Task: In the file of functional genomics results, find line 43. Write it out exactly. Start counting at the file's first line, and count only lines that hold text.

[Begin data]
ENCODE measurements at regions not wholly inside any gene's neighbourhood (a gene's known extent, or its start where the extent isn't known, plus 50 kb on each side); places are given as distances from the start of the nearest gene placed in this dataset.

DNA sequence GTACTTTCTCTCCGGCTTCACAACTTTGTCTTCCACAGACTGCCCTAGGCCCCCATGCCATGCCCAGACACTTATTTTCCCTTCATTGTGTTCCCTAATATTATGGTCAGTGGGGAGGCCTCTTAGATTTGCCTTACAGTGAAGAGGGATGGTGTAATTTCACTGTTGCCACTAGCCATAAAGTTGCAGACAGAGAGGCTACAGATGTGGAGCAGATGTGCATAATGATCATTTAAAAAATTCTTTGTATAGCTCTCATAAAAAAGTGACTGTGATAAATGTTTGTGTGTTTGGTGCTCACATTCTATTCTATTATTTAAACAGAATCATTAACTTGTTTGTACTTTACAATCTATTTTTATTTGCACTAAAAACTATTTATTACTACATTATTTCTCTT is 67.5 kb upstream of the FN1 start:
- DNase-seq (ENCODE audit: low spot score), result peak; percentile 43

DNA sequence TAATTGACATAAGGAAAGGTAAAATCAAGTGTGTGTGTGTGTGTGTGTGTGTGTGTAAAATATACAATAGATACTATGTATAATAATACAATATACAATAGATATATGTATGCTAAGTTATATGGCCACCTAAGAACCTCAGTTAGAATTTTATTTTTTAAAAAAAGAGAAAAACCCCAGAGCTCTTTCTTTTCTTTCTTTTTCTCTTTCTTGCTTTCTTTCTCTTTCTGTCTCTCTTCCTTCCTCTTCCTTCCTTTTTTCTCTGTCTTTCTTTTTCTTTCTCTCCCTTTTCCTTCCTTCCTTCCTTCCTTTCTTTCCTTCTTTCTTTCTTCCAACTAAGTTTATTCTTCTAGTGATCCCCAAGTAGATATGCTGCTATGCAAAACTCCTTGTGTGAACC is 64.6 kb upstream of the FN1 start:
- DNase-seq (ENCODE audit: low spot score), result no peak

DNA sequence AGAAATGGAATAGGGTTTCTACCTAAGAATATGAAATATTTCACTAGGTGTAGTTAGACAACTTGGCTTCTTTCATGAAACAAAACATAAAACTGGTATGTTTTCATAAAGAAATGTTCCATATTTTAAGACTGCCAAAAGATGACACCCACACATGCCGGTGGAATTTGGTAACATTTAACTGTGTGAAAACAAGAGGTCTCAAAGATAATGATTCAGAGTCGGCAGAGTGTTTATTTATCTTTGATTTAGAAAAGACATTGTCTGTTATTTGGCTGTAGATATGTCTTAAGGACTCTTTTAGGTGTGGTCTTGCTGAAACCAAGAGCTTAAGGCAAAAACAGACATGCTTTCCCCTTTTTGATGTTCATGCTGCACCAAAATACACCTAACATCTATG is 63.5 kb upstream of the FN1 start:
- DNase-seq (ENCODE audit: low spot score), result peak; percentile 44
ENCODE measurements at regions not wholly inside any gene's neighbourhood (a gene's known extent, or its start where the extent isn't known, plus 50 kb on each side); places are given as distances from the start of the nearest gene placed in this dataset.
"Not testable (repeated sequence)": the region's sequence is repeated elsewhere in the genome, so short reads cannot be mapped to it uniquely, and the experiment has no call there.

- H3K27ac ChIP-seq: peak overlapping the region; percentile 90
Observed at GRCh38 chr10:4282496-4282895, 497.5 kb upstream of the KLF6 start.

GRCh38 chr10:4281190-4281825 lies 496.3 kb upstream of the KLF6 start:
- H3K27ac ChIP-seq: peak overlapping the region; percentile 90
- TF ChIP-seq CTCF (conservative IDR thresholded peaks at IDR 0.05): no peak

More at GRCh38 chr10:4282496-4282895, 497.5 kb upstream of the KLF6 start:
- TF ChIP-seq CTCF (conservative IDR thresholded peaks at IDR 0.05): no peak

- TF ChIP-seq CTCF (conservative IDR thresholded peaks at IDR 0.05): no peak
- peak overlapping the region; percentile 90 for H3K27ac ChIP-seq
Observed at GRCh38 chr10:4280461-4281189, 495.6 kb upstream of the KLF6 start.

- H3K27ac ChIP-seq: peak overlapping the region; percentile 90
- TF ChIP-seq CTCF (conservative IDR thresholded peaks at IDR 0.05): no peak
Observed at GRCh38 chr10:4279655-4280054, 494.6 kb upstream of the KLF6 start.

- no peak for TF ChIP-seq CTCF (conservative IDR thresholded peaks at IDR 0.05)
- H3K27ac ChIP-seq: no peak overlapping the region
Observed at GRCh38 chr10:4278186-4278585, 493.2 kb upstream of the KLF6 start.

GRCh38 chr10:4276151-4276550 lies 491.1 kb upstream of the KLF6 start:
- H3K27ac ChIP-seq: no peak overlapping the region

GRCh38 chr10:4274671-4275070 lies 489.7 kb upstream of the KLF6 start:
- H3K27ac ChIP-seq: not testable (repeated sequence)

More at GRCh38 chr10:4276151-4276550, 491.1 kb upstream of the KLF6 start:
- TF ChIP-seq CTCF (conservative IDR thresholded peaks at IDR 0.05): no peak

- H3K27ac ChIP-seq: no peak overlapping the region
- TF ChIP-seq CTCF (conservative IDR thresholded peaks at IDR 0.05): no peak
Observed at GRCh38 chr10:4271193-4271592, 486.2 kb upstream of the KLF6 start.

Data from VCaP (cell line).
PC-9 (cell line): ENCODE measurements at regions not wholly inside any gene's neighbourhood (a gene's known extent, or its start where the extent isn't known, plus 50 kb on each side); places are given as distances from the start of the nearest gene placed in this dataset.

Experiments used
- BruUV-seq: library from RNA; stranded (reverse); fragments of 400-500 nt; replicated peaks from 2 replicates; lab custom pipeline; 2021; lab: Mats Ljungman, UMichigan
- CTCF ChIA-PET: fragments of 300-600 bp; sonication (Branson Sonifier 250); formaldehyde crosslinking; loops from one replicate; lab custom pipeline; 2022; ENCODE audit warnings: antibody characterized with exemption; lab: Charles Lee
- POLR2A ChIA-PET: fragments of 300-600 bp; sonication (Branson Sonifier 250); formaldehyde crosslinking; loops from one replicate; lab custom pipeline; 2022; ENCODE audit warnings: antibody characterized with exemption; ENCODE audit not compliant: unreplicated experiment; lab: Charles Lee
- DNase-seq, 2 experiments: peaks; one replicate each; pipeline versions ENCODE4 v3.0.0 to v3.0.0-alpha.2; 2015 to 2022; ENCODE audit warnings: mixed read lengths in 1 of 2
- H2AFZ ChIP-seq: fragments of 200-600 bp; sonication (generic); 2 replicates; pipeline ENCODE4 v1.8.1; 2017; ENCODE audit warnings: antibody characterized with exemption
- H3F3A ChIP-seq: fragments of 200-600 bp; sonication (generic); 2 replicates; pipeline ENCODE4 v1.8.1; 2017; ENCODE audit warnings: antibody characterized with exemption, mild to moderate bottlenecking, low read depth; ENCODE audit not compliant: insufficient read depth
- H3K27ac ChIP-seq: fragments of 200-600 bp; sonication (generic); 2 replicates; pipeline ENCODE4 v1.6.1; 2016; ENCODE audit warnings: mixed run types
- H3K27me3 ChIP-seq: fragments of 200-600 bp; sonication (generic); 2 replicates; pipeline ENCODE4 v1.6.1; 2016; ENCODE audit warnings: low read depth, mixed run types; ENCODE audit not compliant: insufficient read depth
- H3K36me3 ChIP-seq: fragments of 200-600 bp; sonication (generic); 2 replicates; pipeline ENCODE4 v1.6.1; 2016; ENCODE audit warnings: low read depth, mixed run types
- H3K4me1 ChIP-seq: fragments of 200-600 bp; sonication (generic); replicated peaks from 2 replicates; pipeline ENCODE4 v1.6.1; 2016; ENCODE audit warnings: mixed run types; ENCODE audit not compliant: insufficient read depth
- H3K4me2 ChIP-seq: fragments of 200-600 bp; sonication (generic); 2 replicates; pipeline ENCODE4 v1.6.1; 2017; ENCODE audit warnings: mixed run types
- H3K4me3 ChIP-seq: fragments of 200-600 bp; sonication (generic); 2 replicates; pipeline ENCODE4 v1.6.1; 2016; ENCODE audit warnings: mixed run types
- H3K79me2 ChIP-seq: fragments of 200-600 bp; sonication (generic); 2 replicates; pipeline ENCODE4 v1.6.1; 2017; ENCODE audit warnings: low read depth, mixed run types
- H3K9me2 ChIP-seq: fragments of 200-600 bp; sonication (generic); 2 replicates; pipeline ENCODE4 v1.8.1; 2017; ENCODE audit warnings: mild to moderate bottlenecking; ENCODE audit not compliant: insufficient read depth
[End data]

- H3F3A ChIP-seq: fragments of 200-600 bp; sonication (generic); 2 replicates; pipeline ENCODE4 v1.8.1; 2017; ENCODE audit warnings: antibody characterized with exemption, mild to moderate bottlenecking, low read depth; ENCODE audit not compliant: insufficient read depth